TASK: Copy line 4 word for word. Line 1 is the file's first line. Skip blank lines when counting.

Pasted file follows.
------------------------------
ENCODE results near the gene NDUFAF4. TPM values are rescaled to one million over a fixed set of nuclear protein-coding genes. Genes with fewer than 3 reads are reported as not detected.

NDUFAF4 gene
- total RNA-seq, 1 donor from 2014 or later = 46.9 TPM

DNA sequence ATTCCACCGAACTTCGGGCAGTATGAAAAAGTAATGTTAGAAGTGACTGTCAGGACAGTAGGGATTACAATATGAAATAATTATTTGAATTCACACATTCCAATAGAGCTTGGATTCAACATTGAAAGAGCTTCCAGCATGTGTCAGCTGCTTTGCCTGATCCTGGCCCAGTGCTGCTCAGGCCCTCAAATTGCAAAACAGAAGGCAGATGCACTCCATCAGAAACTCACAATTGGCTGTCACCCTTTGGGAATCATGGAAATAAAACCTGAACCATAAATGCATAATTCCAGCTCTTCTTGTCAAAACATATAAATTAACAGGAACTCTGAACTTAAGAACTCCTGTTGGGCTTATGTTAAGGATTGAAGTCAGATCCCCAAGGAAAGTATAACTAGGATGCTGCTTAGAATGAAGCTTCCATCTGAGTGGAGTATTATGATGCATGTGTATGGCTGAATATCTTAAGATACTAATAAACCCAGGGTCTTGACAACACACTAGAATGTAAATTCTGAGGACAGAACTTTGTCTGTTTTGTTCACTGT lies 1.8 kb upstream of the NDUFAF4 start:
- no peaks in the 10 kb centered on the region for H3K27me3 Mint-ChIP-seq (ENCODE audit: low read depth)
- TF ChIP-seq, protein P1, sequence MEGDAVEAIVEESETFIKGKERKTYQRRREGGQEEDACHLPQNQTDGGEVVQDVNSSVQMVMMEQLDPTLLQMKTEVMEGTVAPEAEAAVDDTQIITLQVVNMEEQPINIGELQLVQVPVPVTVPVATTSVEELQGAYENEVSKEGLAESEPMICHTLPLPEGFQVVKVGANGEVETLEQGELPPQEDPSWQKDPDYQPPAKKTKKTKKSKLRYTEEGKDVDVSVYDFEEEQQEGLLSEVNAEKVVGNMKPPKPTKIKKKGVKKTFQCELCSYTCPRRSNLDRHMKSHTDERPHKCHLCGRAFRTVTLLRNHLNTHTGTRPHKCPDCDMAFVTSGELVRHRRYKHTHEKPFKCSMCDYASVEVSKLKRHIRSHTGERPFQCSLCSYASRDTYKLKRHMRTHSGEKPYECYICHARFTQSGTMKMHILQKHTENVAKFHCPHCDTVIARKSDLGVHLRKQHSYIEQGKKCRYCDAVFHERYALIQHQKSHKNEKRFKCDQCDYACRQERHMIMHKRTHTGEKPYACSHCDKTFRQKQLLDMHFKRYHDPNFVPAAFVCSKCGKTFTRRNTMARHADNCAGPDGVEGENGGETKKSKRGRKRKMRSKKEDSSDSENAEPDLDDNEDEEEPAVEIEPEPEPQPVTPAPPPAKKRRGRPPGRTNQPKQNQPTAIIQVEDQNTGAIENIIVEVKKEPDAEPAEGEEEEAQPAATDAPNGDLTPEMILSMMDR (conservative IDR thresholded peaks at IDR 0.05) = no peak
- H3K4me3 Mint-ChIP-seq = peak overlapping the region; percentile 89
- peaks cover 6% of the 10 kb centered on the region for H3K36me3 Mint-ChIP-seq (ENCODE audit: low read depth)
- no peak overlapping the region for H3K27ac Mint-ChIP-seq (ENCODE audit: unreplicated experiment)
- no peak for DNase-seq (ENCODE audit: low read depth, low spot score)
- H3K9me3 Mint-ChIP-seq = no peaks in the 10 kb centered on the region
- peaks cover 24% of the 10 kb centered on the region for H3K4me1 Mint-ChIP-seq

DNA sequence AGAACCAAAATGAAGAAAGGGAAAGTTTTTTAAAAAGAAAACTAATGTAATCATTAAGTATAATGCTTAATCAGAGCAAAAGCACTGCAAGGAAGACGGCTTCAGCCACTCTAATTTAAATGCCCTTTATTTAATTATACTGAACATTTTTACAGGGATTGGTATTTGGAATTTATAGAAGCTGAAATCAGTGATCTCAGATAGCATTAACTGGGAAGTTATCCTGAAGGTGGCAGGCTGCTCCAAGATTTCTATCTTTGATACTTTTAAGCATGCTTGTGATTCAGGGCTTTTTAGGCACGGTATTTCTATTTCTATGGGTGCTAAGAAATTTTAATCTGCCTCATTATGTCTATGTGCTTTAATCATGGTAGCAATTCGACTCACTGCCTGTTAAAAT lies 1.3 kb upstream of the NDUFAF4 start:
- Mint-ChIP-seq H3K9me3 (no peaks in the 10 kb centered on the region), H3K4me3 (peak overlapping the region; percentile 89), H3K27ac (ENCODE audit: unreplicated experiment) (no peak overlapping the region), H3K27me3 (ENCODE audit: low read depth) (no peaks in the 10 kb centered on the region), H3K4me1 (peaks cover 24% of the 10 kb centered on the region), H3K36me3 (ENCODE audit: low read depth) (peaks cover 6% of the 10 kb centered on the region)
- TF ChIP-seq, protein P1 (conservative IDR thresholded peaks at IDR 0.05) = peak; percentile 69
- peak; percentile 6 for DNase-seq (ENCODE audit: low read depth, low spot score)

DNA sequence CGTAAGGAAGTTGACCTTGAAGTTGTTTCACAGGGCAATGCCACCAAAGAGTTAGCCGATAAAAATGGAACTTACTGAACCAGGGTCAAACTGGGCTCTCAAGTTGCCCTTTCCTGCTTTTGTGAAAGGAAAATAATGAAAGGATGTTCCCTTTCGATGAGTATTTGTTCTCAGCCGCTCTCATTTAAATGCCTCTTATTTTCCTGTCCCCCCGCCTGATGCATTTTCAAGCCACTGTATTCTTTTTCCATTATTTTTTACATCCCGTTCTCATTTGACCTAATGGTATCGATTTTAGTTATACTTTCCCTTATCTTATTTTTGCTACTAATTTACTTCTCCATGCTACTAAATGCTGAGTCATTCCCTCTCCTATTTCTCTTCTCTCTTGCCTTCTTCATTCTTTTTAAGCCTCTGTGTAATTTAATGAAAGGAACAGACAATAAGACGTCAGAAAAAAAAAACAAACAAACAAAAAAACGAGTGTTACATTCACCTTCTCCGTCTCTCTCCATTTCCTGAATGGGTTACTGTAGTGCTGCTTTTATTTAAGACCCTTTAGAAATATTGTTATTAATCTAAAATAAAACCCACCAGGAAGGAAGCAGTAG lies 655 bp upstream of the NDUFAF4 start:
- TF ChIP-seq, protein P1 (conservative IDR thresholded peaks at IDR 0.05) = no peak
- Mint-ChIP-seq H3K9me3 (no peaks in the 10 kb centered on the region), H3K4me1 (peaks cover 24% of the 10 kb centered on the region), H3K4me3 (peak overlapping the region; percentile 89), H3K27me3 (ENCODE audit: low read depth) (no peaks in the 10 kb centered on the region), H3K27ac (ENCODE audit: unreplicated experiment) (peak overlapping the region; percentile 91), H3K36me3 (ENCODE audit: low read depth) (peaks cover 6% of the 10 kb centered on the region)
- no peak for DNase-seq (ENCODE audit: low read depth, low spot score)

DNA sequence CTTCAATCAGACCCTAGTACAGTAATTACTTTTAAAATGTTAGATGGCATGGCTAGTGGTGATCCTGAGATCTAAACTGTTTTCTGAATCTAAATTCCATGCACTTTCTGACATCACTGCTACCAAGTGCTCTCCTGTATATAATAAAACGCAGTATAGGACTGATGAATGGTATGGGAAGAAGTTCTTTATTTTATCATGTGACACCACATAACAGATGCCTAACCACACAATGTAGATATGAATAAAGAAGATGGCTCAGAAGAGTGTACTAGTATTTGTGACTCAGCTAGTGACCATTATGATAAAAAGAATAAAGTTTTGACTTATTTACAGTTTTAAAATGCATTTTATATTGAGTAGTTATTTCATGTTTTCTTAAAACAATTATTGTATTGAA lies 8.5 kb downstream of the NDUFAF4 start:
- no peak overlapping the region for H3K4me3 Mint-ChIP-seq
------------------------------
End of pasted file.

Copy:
DNA sequence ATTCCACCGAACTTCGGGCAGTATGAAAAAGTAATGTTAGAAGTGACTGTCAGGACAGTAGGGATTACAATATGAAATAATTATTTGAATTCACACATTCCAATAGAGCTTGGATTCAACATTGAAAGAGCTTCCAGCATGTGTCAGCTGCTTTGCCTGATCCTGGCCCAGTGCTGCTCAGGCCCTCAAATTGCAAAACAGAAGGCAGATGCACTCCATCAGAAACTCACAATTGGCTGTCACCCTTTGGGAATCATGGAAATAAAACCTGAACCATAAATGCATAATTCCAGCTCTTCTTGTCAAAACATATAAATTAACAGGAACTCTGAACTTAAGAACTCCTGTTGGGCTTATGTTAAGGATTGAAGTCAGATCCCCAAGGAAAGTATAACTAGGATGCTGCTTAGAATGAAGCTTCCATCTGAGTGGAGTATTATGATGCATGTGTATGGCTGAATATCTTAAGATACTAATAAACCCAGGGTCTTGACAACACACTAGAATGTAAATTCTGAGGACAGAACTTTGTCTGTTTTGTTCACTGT lies 1.8 kb upstream of the NDUFAF4 start: